“You look at something like this and think the hard work is paying off,” said Toussaint, who had to prepare himself away from the team for almost the entirety of camp after testing positive for COVID-19. “This is a building block that I’m going to use to keep trying to get more innings in.”
It wasn’t the prettiest outing, but how Toussaint navigated trying situations was the primary takeaway. He entered the third inning having allowed one baserunner in each of the first two innings, but back-to-back one-out walks put the Mets in position to capitalize with the middle of their order up.
Instead, Toussaint coaxed a double play out of Pete Alonso, the reigning rookie of the year and one of baseball’s best sluggers. Toussaint pitched his way into trouble again in the fourth when the Mets began the inning with consecutive hits.
After striking out Yoenis Cespedes, Toussaint walked Dominic Smith to load the bases with one down. He struck out Wilson Ramos on three pitches, the final of which was his noted curveball, and drew a grounder from Amed Rosario to end the inning and his night.
Toussaint threw 74 pitches (45 strikes). His inconsistent fastball command created two troublesome circumstances, but he remained collected and found his way out of both. To this point, such ability has eluded Braves starters not named Mike Soroka and Max Fried.
“A lot of traffic, but the stuff was good,” manager Brian Snitker said. “Just a little (erratic) sometimes. It’s the second time – he didn’t even get a real live game before we threw him in one. It was so rushed to get him going. But you see the stuff. The kid has stuff. I’m glad he went four innings. If he’d have gone five, that’d have been an added plus, but I was thinking if he went four innings, that’d be good for him.”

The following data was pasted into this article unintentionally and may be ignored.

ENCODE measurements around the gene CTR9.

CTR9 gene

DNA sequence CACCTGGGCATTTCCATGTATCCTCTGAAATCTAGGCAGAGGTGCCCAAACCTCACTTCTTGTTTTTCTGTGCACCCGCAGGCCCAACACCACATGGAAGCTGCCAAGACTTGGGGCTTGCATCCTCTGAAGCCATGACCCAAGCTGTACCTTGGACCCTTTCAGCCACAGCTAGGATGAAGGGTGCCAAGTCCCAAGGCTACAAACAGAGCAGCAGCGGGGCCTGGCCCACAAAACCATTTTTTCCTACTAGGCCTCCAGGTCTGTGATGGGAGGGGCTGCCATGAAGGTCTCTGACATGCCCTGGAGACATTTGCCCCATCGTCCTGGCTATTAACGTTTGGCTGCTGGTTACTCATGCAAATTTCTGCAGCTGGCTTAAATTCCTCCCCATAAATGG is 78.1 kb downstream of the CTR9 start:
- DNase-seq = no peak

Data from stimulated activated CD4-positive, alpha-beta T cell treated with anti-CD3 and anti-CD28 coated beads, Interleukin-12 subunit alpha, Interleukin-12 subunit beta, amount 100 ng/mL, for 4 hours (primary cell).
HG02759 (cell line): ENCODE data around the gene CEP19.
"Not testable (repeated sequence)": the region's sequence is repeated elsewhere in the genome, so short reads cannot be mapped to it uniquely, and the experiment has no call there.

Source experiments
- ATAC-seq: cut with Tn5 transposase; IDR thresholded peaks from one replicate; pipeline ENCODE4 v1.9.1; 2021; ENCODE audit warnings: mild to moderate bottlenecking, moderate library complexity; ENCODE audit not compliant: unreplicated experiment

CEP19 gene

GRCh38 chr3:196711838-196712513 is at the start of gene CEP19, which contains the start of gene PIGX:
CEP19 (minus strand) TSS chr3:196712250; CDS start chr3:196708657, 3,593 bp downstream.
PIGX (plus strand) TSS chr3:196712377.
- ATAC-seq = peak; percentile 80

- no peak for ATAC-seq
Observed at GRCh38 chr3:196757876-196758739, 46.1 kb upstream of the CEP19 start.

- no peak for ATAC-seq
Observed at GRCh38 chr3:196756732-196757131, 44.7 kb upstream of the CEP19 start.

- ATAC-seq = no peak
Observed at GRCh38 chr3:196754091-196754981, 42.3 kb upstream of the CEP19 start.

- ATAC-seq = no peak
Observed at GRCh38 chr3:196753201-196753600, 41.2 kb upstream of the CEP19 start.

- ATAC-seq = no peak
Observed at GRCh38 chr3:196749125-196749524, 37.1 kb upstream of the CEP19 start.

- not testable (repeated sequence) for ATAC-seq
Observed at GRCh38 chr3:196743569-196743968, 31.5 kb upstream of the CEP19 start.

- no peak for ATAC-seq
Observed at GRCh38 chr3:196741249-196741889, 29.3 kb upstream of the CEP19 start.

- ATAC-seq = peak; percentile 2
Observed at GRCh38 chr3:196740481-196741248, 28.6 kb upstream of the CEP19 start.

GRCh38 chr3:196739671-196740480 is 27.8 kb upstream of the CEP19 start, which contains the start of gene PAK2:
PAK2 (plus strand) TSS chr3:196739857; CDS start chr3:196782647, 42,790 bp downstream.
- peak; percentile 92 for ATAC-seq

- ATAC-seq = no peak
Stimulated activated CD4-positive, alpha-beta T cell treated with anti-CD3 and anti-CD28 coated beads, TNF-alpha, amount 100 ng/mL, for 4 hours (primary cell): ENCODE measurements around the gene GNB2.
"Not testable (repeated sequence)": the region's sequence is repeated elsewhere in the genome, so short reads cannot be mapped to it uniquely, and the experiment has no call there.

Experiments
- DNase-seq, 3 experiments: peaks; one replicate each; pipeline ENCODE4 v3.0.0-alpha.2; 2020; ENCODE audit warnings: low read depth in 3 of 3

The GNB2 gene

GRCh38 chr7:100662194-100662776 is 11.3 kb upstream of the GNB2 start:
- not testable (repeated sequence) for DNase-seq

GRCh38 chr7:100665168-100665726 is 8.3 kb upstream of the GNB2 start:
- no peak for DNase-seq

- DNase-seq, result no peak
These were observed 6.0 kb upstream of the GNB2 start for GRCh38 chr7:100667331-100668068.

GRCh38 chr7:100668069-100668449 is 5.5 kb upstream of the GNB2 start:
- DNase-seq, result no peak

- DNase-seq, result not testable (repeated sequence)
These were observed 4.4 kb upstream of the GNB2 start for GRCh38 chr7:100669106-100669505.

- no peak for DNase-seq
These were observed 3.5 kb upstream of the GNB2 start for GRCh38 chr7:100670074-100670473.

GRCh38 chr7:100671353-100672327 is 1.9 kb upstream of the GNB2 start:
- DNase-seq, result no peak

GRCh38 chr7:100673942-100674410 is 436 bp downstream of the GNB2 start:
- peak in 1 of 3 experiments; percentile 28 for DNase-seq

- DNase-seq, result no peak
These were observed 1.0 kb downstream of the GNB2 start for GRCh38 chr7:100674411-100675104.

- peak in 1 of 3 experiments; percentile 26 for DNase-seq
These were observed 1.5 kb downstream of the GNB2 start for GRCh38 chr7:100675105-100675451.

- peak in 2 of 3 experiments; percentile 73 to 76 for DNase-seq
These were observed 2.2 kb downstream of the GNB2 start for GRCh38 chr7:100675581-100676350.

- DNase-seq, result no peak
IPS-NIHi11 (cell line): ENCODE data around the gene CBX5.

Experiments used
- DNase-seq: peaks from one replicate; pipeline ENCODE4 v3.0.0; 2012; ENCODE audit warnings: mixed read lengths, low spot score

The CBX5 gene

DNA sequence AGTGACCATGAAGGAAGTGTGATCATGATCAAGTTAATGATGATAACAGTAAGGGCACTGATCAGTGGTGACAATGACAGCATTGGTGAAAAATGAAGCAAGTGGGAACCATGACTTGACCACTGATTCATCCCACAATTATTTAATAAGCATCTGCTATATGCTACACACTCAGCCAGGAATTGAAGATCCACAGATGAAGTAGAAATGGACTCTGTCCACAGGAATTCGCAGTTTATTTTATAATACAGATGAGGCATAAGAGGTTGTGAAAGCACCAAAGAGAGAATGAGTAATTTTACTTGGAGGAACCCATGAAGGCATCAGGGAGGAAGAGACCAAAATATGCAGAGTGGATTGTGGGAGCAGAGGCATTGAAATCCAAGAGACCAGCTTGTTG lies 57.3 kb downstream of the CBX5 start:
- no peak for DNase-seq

Coming off a rough 2019 season, Toussaint has a chance to greatly help the Braves’ current rotation – which has been unimpressive beyond the top two – and perhaps solidify a role within the organization moving forward.
Notes from Saturday:
- Ronald Acuna might have finally rediscovered himself. He had two hits and two RBIs, including a double – which produced his first RBI of the season – and his first home run. The sixth-inning homer left his bat at 114 mph and traveled 415 feet.
After the solo shot, Acuna was overjoyed, dancing in the dugout and even doing his own curtain call to the cardboard fans at Truist Park.
“You want to keep as many traditions as possible, even if the fans aren’t here,” Acuna said via team interpreter Franco Garcia. “You still want to embody them, keep them going. It’s a shame we don’t have them here, but we wanted to keep it going and make it as fun as possible as always.
“It’s been a slow start to the season. It was very welcomed to hit that home run. So I was obviously happy. Hopefully we can keep that momentum going forward.”
Acuna was so ecstatic for good reason. As he referenced, it’s been a difficult start for the popular MVP pick: Acuna was hitting .167 while striking out in 18 of his 36 at-bats before the home run. He’s scored six runs, including two on Friday.